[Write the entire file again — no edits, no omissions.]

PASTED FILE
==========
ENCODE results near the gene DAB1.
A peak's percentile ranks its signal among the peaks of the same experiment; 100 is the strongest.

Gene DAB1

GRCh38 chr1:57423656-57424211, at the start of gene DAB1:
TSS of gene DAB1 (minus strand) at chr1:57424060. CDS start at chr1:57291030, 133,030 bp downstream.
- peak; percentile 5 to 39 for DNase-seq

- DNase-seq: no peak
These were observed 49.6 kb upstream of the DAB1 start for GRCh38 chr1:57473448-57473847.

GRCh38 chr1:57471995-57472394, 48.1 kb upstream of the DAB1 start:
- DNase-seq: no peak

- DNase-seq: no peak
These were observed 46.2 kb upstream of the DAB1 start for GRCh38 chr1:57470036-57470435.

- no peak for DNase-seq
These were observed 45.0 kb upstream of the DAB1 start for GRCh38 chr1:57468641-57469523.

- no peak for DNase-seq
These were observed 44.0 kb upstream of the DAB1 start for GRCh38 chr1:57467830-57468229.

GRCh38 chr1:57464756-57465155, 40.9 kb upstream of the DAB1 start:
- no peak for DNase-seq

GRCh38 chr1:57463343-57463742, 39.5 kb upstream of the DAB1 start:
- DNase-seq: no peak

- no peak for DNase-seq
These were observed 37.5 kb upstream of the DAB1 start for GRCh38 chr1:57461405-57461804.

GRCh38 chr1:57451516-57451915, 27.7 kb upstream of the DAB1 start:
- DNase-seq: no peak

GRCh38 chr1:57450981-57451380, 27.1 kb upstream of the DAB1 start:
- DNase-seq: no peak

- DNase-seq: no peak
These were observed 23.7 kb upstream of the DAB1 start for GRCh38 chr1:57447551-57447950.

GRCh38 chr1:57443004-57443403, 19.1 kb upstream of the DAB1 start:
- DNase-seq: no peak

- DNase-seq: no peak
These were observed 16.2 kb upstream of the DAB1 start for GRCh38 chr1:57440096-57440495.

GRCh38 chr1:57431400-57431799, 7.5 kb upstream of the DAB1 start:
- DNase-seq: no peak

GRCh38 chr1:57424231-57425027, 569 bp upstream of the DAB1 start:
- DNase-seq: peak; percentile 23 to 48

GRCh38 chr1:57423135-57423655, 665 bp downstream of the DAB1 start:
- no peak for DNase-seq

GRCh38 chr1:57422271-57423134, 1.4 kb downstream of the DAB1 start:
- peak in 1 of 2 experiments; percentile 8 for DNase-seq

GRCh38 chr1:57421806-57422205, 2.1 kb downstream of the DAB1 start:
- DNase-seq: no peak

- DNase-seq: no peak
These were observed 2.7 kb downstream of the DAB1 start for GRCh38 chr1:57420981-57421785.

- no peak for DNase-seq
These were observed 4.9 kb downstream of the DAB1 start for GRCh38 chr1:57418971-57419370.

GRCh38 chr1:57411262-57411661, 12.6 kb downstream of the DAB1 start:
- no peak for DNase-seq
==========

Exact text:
ENCODE results near the gene DAB1.
A peak's percentile ranks its signal among the peaks of the same experiment; 100 is the strongest.

Gene DAB1

GRCh38 chr1:57423656-57424211, at the start of gene DAB1:
TSS of gene DAB1 (minus strand) at chr1:57424060. CDS start at chr1:57291030, 133,030 bp downstream.
- peak; percentile 5 to 39 for DNase-seq

- DNase-seq: no peak
These were observed 49.6 kb upstream of the DAB1 start for GRCh38 chr1:57473448-57473847.

GRCh38 chr1:57471995-57472394, 48.1 kb upstream of the DAB1 start:
- DNase-seq: no peak

- DNase-seq: no peak
These were observed 46.2 kb upstream of the DAB1 start for GRCh38 chr1:57470036-57470435.

- no peak for DNase-seq
These were observed 45.0 kb upstream of the DAB1 start for GRCh38 chr1:57468641-57469523.

- no peak for DNase-seq
These were observed 44.0 kb upstream of the DAB1 start for GRCh38 chr1:57467830-57468229.

GRCh38 chr1:57464756-57465155, 40.9 kb upstream of the DAB1 start:
- no peak for DNase-seq

GRCh38 chr1:57463343-57463742, 39.5 kb upstream of the DAB1 start:
- DNase-seq: no peak

- no peak for DNase-seq
These were observed 37.5 kb upstream of the DAB1 start for GRCh38 chr1:57461405-57461804.

GRCh38 chr1:57451516-57451915, 27.7 kb upstream of the DAB1 start:
- DNase-seq: no peak

GRCh38 chr1:57450981-57451380, 27.1 kb upstream of the DAB1 start:
- DNase-seq: no peak

- DNase-seq: no peak
These were observed 23.7 kb upstream of the DAB1 start for GRCh38 chr1:57447551-57447950.

GRCh38 chr1:57443004-57443403, 19.1 kb upstream of the DAB1 start:
- DNase-seq: no peak

- DNase-seq: no peak
These were observed 16.2 kb upstream of the DAB1 start for GRCh38 chr1:57440096-57440495.

GRCh38 chr1:57431400-57431799, 7.5 kb upstream of the DAB1 start:
- DNase-seq: no peak

GRCh38 chr1:57424231-57425027, 569 bp upstream of the DAB1 start:
- DNase-seq: peak; percentile 23 to 48

GRCh38 chr1:57423135-57423655, 665 bp downstream of the DAB1 start:
- no peak for DNase-seq

GRCh38 chr1:57422271-57423134, 1.4 kb downstream of the DAB1 start:
- peak in 1 of 2 experiments; percentile 8 for DNase-seq

GRCh38 chr1:57421806-57422205, 2.1 kb downstream of the DAB1 start:
- DNase-seq: no peak

- DNase-seq: no peak
These were observed 2.7 kb downstream of the DAB1 start for GRCh38 chr1:57420981-57421785.

- no peak for DNase-seq
These were observed 4.9 kb downstream of the DAB1 start for GRCh38 chr1:57418971-57419370.

GRCh38 chr1:57411262-57411661, 12.6 kb downstream of the DAB1 start:
- no peak for DNase-seq